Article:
Q. You've been able to do so much good through your charitable foundation. Talk about how important that is to you.

STEVE STRICKER: No doubt. You know, it's about giving back, and I try to do it as much as I can. I've got a couple charities that I'm involved with and have fundraisers for. One of them is down at my alma mater at Illinois, and I have another one up in Wisconsin for VSA. So it's about helping out with other players, as well. Andy North has a big one today that unfortunately, and fortunately, I haven't been able to participate in in the last three years, but usually I'd be there today. So it's about helping out and giving back to not only the ones that you believe in, the charitable causes that you're a part of, but helping other players, as well. I went down and did a little fundraiser with Jack Nicklaus about a month and a half ago, and they raised $300,000 in an afternoon luncheon. But it's engrained in golfers, I think, that part of the deal is to give back, and no one does it better than you guys right here at Quad Cities. $5.2 million is an incredible number. We've been looking into putting an event back on in Wisconsin, and we were just trying to maybe the first year - it's not going to happen, we're not going to have an event, but we were looking into it, if you could raise close to a million dollars you'd be doing really good, and here you guys are doing five times that number. It's a remarkable thing that goes on here, and it's just getting bigger and better, I think.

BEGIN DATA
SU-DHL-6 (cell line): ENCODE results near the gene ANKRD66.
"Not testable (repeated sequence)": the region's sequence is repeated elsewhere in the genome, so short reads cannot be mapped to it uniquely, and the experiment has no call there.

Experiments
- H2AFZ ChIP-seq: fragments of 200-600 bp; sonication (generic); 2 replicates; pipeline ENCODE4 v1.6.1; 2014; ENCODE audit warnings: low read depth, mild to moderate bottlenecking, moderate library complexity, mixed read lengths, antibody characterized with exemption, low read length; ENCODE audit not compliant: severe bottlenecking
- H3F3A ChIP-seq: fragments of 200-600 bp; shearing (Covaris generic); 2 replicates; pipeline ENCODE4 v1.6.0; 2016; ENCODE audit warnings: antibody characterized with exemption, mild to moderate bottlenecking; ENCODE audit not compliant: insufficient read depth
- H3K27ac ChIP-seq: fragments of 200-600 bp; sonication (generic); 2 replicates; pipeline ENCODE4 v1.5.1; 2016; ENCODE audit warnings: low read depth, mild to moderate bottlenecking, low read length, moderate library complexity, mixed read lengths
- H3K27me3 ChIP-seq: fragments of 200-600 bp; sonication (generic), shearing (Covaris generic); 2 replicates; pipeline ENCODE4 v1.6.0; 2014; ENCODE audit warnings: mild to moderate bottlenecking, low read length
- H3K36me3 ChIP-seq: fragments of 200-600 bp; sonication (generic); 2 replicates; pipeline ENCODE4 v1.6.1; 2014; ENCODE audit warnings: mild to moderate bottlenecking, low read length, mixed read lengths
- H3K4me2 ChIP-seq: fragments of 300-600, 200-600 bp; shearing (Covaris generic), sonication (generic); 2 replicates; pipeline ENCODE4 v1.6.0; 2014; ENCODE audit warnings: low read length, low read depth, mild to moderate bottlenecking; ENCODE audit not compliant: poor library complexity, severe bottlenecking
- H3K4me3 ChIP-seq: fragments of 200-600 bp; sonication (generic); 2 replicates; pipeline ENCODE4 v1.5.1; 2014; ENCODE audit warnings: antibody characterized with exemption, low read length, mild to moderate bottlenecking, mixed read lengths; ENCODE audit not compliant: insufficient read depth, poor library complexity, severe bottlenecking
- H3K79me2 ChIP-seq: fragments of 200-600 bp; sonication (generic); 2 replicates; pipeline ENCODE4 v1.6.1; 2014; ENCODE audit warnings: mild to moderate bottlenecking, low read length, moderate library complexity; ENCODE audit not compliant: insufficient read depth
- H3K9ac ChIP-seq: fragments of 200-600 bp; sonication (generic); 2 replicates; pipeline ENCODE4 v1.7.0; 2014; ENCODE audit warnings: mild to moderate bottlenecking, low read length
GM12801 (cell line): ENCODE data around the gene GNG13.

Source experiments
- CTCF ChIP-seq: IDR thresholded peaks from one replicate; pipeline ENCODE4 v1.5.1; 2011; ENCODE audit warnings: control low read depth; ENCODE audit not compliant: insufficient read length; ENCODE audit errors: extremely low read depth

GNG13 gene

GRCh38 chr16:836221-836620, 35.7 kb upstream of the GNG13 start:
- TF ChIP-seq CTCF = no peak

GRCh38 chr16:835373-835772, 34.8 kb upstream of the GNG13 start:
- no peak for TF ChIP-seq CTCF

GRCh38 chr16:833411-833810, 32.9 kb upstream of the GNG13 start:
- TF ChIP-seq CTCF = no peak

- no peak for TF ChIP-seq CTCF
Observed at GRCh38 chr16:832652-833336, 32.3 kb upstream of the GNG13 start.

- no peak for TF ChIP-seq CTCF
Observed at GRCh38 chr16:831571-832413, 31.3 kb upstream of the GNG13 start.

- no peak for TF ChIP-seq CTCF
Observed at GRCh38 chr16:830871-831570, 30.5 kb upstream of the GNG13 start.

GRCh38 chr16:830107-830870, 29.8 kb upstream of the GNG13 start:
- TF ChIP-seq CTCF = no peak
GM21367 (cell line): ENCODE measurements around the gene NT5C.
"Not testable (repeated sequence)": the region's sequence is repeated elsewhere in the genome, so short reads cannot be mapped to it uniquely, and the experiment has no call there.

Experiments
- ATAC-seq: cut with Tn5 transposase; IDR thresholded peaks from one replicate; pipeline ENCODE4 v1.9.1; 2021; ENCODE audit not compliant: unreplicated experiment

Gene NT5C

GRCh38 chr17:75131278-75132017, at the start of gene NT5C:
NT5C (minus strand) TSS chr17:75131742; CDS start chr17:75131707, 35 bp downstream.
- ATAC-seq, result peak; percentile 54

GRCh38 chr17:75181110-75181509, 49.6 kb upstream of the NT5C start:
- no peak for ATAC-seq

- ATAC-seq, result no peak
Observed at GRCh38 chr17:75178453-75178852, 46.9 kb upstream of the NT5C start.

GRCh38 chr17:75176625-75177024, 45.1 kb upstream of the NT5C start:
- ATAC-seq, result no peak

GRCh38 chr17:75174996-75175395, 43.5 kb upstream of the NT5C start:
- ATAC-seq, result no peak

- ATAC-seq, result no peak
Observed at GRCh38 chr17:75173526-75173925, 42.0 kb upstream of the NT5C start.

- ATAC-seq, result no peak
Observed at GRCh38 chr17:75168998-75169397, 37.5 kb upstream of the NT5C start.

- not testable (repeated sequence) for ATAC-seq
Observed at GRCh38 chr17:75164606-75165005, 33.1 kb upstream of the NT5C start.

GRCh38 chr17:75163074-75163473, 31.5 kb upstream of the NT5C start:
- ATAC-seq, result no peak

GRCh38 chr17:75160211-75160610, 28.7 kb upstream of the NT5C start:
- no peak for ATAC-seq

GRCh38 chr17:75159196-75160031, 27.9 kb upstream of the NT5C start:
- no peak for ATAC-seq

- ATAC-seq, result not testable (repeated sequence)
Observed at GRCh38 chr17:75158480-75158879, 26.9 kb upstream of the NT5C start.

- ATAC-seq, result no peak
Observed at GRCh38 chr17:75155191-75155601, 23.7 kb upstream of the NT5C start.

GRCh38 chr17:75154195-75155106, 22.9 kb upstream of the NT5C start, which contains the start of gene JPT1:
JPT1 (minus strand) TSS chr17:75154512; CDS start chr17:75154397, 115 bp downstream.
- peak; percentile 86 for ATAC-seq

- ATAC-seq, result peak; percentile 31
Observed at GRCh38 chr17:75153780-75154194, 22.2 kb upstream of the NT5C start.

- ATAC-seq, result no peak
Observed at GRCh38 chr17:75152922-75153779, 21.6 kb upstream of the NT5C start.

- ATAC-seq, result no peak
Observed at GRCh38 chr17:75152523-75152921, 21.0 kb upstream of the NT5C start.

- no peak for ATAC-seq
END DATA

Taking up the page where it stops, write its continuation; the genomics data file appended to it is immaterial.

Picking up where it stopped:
You know maybe one day we can get out of the States. That would probably be - I don't know how you feel about it, but maybe this deserves a better date somewhere down the road. That's always a possibility, too. I know if you do the field would probably get better and more players would come and enjoy the Midwest what the Midwest has to offer, I guess, and the hospitality that we have here.

Q. (Inaudible.)